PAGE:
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Sunday, September 1, 2002


I happened on some info on the internet re introverted people and said "aha!". I can remember so many times in my life when I didn't really socialize and did fine just staying home and reading, or whatever. I felt bad, not because I was unhappy, but because I felt like I wasn't normal. I don't mind socializing though I tend to be rather shy and aren't very good at party chatter, but I don't have to have it, yet our society stigmatizes people who aren't always partying. "He was a loner" you hear about a murderer but you don't hear "He was a partyer" even though just as many, if not more, murderers were real party animals.

I felt bad when I would hear about a party I wasn't invited to by, oh, people I work with, for example, even though I hadn't gone to other parties the same group had invited me to. Still I guess it's human nature to want to be included in a group that you spend time with since it's difficult when conversations are about things that everyone else knows about and you have no clue.

I went to see "My Big Fat Greek Wedding" today. I laughed all the way through. It's a great look at two cultures coming together but I must say the wasp side came off the worst. Just cause some of us are quiet and reserved does not mean we aren't fun people. Still it was a fun movie. It made me sad though as I never had a close family, though I admit, I didn't do much to make it close either. As close as the greek family in the movie would probably drive me up the wall, but there is such thing as a happy medium. I was depressed this evening though, thinking about it but I expect a lot of that was all the sugar I've been eating this week and, especially, today. Do I eat sugar because I'm getting depressed or do I get depressed when I eat too much sugar? Still working on that one.

I also finished reading two books. The first was "Coffee to Die For" by Linda French. Teddy, a female, despite the name, and a history professor, is invited to a coffee tasting for the chocolate coffee bean her brother-in-law, Leo, had developed. Then Leo walks in with his new bimbo assistant and his wife, Daisy, who designs and make stuffed animals, is devastated. When later that evening the Leo is murdered in his office Teddy gets busy trying to keep her sister from being charged with murder and keep the fact that Leo also developed a pygmy marijuana plant from the police. I enjoyed the book but wish I could taste the coffee. It sounded wonderful and I was devastated when at the end the plants turned out to not be marketable as they had to be low in caffeine and the caffeine is what keeps the bugs from eating the plants. See, you do learn valuable info from murder mysteries.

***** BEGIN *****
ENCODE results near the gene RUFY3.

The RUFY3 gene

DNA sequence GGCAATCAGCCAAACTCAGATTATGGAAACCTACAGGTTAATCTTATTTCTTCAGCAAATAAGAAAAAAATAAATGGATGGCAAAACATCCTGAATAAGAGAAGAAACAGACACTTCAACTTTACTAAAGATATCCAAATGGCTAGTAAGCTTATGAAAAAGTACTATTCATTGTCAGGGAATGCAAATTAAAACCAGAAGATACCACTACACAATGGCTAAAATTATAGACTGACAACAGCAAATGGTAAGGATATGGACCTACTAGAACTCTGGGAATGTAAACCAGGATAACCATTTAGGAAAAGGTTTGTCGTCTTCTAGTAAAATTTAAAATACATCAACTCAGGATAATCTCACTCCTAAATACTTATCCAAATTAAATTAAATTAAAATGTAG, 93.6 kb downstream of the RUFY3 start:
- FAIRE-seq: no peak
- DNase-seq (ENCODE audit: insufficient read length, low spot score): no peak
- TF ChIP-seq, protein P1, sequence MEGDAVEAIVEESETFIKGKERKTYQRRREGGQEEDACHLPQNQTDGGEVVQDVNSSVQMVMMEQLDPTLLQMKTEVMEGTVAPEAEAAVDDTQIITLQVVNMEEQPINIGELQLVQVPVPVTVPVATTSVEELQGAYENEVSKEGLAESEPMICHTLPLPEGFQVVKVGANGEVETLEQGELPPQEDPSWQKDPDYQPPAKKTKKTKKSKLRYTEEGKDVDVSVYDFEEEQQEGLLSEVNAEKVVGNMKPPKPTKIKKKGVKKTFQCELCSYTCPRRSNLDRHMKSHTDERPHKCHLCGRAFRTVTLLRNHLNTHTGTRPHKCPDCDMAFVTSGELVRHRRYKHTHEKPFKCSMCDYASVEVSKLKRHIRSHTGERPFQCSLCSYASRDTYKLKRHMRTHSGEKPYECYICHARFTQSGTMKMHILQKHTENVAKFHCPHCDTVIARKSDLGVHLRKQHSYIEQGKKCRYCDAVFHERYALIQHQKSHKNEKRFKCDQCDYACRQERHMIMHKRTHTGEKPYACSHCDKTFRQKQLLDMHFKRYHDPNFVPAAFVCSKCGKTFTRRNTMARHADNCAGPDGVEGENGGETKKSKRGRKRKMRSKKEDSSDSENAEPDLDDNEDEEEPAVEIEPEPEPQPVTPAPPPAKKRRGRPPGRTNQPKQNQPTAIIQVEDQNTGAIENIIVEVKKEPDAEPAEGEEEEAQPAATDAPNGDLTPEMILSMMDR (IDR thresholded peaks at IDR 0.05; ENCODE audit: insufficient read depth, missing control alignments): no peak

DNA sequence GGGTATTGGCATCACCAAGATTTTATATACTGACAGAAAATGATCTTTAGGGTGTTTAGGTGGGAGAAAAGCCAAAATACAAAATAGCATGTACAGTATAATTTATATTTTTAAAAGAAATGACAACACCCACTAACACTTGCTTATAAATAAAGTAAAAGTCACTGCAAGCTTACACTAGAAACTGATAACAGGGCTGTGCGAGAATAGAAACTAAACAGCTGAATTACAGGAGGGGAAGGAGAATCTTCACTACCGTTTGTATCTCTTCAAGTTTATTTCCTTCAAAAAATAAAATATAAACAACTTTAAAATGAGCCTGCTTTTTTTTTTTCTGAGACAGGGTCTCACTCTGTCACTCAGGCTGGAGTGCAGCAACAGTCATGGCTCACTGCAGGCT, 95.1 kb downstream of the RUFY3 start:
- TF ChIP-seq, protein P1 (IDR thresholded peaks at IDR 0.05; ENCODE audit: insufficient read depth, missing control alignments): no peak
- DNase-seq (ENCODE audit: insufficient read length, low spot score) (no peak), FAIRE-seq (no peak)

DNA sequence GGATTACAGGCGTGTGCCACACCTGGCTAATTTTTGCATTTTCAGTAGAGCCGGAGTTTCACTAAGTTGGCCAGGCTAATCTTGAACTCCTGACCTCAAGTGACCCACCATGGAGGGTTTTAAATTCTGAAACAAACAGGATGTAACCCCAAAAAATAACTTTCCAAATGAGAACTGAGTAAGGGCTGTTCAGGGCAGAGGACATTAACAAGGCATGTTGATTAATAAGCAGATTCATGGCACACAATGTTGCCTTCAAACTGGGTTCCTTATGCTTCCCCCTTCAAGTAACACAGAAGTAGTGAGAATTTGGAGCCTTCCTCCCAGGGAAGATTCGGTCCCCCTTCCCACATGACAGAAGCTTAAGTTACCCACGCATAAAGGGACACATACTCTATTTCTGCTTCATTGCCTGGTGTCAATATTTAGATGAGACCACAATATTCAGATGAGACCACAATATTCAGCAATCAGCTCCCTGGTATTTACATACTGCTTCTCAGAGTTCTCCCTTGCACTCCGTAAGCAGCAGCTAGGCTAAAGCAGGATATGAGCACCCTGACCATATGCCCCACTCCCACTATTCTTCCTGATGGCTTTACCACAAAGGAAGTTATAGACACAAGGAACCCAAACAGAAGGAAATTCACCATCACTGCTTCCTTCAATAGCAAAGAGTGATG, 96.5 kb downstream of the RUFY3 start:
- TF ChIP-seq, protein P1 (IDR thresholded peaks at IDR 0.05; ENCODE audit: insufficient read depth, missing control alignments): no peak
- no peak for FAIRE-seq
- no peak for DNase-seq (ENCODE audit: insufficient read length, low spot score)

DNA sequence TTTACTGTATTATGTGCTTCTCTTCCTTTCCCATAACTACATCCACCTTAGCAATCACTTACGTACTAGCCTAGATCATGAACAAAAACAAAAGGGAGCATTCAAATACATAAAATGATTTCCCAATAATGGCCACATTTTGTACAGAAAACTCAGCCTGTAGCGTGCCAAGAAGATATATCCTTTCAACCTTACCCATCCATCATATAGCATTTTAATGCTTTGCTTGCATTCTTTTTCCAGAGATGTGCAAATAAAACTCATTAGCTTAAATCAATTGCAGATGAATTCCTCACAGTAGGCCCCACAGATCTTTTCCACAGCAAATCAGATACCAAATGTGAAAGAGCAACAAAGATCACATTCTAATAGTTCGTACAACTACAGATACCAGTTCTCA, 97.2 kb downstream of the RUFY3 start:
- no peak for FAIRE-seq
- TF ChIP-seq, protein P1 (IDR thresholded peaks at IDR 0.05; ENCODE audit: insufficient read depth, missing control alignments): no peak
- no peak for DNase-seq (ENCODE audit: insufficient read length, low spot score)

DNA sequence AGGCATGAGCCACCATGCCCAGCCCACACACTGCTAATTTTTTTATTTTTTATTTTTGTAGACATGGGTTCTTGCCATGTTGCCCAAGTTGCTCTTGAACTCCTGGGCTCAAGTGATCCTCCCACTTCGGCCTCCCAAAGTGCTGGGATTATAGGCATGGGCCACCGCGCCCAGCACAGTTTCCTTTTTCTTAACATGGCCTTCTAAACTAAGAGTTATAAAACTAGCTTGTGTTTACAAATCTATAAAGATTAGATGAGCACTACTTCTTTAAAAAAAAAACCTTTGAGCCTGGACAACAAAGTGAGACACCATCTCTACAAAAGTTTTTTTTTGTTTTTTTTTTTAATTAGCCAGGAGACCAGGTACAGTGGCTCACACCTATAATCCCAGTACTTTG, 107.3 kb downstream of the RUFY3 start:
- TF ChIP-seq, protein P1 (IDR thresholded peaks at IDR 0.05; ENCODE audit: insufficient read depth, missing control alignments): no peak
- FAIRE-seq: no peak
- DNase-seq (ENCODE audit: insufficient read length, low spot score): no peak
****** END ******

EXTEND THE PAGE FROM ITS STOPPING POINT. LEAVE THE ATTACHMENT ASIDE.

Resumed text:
The second book was "Bluesong" by Sydney J Van Scyoc. It was interesting but I couldn't really get into it. Why does this type of the sword and sorcery science fiction have some total novice suddenly find out she is capable of wielding vast power and striking down the enemy with no training? I can't get into books that involve surviving by learning some mysterious power. Now "The Lord of the Rings" is different because Gandalf can't win by using his power. Frodo has to actually use his human (?) power of stick-to-itivness to win over the black lord. I was also irritated by theme, again, of women wielding the power and hanging out only with women, using men basically as studs. How can we ever close the gender gap if separating the women and the men is held up as the only way to wield power? Ok, there is a theme also of some of the power women choosing to spend their life with one man. Not a bad book but rather predictable.

Rachel Aschmann 2002.
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